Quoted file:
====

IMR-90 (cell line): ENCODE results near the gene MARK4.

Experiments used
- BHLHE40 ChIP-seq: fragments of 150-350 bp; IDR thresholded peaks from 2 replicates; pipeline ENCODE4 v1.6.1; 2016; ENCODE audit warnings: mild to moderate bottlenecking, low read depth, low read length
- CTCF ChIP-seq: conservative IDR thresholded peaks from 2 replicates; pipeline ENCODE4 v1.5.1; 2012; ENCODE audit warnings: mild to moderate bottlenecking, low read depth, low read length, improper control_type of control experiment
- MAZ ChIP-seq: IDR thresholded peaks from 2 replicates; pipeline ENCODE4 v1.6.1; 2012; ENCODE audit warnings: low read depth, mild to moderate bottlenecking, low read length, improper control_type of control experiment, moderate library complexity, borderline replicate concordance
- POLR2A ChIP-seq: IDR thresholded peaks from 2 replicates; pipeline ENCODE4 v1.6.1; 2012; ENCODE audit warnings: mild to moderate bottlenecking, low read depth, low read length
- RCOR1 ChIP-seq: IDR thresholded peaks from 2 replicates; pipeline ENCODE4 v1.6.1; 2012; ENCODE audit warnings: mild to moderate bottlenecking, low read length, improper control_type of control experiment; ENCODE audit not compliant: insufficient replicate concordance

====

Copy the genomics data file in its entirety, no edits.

IMR-90 (cell line): ENCODE results near the gene MARK4.

Experiments used
- BHLHE40 ChIP-seq: fragments of 150-350 bp; IDR thresholded peaks from 2 replicates; pipeline ENCODE4 v1.6.1; 2016; ENCODE audit warnings: mild to moderate bottlenecking, low read depth, low read length
- CTCF ChIP-seq: conservative IDR thresholded peaks from 2 replicates; pipeline ENCODE4 v1.5.1; 2012; ENCODE audit warnings: mild to moderate bottlenecking, low read depth, low read length, improper control_type of control experiment
- MAZ ChIP-seq: IDR thresholded peaks from 2 replicates; pipeline ENCODE4 v1.6.1; 2012; ENCODE audit warnings: low read depth, mild to moderate bottlenecking, low read length, improper control_type of control experiment, moderate library complexity, borderline replicate concordance
- POLR2A ChIP-seq: IDR thresholded peaks from 2 replicates; pipeline ENCODE4 v1.6.1; 2012; ENCODE audit warnings: mild to moderate bottlenecking, low read depth, low read length
- RCOR1 ChIP-seq: IDR thresholded peaks from 2 replicates; pipeline ENCODE4 v1.6.1; 2012; ENCODE audit warnings: mild to moderate bottlenecking, low read length, improper control_type of control experiment; ENCODE audit not compliant: insufficient replicate concordance